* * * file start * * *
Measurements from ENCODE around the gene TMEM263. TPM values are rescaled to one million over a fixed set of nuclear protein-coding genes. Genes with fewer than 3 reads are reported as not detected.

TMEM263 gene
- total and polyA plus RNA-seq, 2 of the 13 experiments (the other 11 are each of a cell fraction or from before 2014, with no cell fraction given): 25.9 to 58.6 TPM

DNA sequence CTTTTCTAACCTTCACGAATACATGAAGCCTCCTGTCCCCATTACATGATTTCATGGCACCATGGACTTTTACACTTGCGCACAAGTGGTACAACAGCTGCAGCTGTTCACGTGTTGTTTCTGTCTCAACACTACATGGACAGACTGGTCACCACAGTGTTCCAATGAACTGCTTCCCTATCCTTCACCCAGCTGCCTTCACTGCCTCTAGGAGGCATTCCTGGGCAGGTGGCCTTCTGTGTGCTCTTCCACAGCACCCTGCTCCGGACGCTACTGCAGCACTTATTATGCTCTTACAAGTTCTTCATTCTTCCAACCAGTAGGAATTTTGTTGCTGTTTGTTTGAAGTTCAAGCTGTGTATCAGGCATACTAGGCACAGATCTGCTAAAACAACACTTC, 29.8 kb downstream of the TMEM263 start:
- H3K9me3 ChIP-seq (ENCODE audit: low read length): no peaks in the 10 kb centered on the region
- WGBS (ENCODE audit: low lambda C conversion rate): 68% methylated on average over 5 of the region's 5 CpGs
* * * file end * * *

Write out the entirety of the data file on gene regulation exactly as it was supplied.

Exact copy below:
Measurements from ENCODE around the gene TMEM263. TPM values are rescaled to one million over a fixed set of nuclear protein-coding genes. Genes with fewer than 3 reads are reported as not detected.

TMEM263 gene
- total and polyA plus RNA-seq, 2 of the 13 experiments (the other 11 are each of a cell fraction or from before 2014, with no cell fraction given): 25.9 to 58.6 TPM

DNA sequence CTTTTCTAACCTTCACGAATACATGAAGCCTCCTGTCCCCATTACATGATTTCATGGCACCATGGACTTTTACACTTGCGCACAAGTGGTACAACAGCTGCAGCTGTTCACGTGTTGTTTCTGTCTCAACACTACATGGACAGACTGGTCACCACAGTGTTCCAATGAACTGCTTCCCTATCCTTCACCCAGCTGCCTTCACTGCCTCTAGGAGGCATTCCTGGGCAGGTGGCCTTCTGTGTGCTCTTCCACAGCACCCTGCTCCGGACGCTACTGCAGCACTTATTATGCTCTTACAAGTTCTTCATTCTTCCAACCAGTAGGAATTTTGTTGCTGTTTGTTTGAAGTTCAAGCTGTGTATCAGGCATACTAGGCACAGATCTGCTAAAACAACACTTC, 29.8 kb downstream of the TMEM263 start:
- H3K9me3 ChIP-seq (ENCODE audit: low read length): no peaks in the 10 kb centered on the region
- WGBS (ENCODE audit: low lambda C conversion rate): 68% methylated on average over 5 of the region's 5 CpGs